[wp-hackers] GSoC Proposal: Caching in core
wordpress at neodude.net
Mon Mar 31 08:16:00 GMT 2008
Though I think this has been discussed here before, I'm trying to
present the whole idea coherently to solicit some more feedback, so I
hope you'll will bear with another discussion.
Here's the idea: extend the caching API (WP_Object_Cache and
wp_cache_* funcs) currently in the core. Build an object-caching
solution persists between requests and limits the cache size by
invalidating the object with the oldest last-accessed date to make
space for a new one. Maintain a lookup table, probably as a cached
array, of 'version' numbers of each table. Hash cached objects with
which table they come from and its version at the time. When a table
gets its data changed, bump up the version number; all stale data will
automatically be inaccessible, and hence removed automatically with
the last-accessed-date invalidation as above.
(Idea credit: the whole business with versioning tags and tables is
andy's idea, from
That's the API. There'll need to be two ways you can extend it: where
to cache things to (database, memory, file, etc), and what to cache
(pages, serialized objects, etc).
Next phase: on top of that, build a database-backed object cache
plugin, shipped with WP, enabled by default. Why? - it's the only
solution that will work on any setup that will run WP (i.e., no apache/
mod_rewrite, no directory write access, etc). There are serious
performance considerations, which I attempt to address below.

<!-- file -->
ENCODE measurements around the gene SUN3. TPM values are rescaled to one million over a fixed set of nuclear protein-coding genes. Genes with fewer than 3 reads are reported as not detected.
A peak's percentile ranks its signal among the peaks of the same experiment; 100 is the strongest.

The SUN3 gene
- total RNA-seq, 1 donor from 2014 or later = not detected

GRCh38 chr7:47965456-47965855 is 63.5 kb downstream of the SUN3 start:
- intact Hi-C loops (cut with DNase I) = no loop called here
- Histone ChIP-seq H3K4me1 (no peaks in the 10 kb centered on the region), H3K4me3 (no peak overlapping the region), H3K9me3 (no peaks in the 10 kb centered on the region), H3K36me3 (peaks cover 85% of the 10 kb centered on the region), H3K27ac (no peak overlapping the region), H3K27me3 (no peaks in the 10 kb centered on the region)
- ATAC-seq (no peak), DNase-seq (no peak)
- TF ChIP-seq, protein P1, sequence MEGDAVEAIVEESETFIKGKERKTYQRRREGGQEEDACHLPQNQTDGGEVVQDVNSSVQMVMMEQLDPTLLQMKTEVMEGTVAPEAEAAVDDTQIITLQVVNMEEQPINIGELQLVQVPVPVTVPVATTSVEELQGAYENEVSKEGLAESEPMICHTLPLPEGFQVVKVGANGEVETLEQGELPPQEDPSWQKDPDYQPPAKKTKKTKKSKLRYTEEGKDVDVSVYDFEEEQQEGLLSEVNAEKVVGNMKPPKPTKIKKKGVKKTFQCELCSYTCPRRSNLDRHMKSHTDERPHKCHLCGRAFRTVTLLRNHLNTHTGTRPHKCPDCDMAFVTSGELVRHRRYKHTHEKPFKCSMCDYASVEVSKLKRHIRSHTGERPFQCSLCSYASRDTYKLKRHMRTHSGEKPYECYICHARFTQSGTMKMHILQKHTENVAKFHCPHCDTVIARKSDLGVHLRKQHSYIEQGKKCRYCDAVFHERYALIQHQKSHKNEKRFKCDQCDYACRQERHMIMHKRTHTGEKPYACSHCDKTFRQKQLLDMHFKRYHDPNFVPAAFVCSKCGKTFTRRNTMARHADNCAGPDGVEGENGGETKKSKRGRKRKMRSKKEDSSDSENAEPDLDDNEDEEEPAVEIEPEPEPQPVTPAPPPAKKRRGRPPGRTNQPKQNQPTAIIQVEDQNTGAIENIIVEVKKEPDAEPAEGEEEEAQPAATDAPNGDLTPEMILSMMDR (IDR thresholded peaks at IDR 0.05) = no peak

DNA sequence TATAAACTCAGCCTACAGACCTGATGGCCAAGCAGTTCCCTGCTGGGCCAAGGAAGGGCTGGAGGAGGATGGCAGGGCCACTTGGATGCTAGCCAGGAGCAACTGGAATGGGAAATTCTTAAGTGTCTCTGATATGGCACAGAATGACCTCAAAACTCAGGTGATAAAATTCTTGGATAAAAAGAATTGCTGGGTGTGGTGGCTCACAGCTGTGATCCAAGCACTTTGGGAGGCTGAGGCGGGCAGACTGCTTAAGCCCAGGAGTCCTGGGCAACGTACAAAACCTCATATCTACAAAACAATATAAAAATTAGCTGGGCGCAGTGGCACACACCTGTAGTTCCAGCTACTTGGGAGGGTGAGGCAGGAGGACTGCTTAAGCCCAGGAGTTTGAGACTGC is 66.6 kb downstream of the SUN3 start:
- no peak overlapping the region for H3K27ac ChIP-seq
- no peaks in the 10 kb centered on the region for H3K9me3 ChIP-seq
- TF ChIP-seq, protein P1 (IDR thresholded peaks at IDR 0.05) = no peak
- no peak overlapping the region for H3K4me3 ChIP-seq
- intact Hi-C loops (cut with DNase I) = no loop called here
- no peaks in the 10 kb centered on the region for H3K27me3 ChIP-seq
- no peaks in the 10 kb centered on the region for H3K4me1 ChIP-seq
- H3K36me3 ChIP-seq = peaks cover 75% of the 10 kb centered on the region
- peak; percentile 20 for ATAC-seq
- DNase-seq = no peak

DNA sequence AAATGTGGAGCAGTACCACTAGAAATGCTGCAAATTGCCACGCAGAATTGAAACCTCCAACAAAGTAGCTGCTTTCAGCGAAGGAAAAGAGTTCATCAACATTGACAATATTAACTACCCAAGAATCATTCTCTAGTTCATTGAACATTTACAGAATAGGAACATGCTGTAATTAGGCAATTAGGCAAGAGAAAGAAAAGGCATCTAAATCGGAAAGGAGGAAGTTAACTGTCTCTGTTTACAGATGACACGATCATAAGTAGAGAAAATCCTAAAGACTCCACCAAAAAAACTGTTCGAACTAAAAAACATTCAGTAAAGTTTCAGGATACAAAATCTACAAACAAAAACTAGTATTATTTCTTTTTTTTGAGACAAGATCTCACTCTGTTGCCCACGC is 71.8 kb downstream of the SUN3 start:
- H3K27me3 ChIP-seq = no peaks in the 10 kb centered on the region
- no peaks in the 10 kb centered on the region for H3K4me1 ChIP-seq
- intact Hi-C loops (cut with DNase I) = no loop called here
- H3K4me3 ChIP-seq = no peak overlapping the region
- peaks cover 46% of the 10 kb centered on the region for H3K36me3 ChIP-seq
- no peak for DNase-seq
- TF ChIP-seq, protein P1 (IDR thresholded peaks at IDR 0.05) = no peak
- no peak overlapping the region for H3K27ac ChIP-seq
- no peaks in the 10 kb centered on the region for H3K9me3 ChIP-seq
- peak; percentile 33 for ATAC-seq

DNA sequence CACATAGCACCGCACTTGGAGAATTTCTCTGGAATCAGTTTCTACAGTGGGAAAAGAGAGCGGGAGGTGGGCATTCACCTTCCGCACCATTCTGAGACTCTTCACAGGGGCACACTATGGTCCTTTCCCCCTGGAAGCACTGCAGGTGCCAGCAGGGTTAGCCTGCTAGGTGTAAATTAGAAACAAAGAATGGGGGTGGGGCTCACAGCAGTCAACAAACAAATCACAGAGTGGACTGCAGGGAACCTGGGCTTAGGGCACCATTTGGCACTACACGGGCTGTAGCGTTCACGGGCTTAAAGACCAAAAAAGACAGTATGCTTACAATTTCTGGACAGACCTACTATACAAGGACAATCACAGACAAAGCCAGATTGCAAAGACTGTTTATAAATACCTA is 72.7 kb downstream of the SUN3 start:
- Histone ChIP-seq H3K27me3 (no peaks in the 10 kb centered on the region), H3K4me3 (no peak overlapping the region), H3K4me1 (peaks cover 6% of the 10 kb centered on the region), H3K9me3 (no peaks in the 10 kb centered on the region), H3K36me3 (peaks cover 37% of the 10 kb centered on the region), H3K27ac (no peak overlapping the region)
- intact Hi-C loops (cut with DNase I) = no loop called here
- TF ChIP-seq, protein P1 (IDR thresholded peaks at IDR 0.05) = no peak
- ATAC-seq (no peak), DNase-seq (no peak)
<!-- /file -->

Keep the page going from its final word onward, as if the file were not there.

Pre-fetch a set of common objects (maybe pages can hint which objects
to fetch) to drastically cut down on back-and-forth between the
database and the cache class. (This maybe should be a feature in the
API instead, though it should be able to be switched off by the
storage method - memcached, for example, probably doesn't need
prefetching.) On each request, remember what, if anything, was
changed, and bump up the version of the changed tables.
(Another idea: perhaps the hinting data can be collected automatically
by the caching engine as it gets requests for data. The first time
each type of page is accessed it would be a little slow, but pretty
fast from then on. The hints could then be stored in the cache itself
(or somewhere else more permanent), and this solution would adapt to
plugins' data access automatically.)
I'm not sure if versioning the caches with *tables* would be feasible
- I don't know how difficult it will be to trace which tables modified
data came from. Perhaps a different metric would be better; perhaps
using the 'groups' in WP_Object_Cache is the logical solution.
Something to investigate, obviously.
With this, full-page caching becomes feasible, namely by tagging each
full-page's cache entry with the tables/whatever it depends on. Maybe
take WP Super Cache, modify it to fit this new API, maybe then ship it
with WP, disabled by default, as a caching plugin. There's a lot more
to fiddle with full-page caching; there may be some merit in marking
sections of a cached page as dynamic (widgets?); then, all pages can
be cached, and only the truly dynamic data will need to be regenerated
per hit by the server. I think I might have time to start
investigating this, but an implementation will probably be out of
scope of this specific gsoc idea per se.
There's a lot of infrastructure fiddling and community approval with
this idea; it'll go slow, since caching is tricky to get right, and
we, of course, want to get it right :)
What do you all think?
Thank you all,
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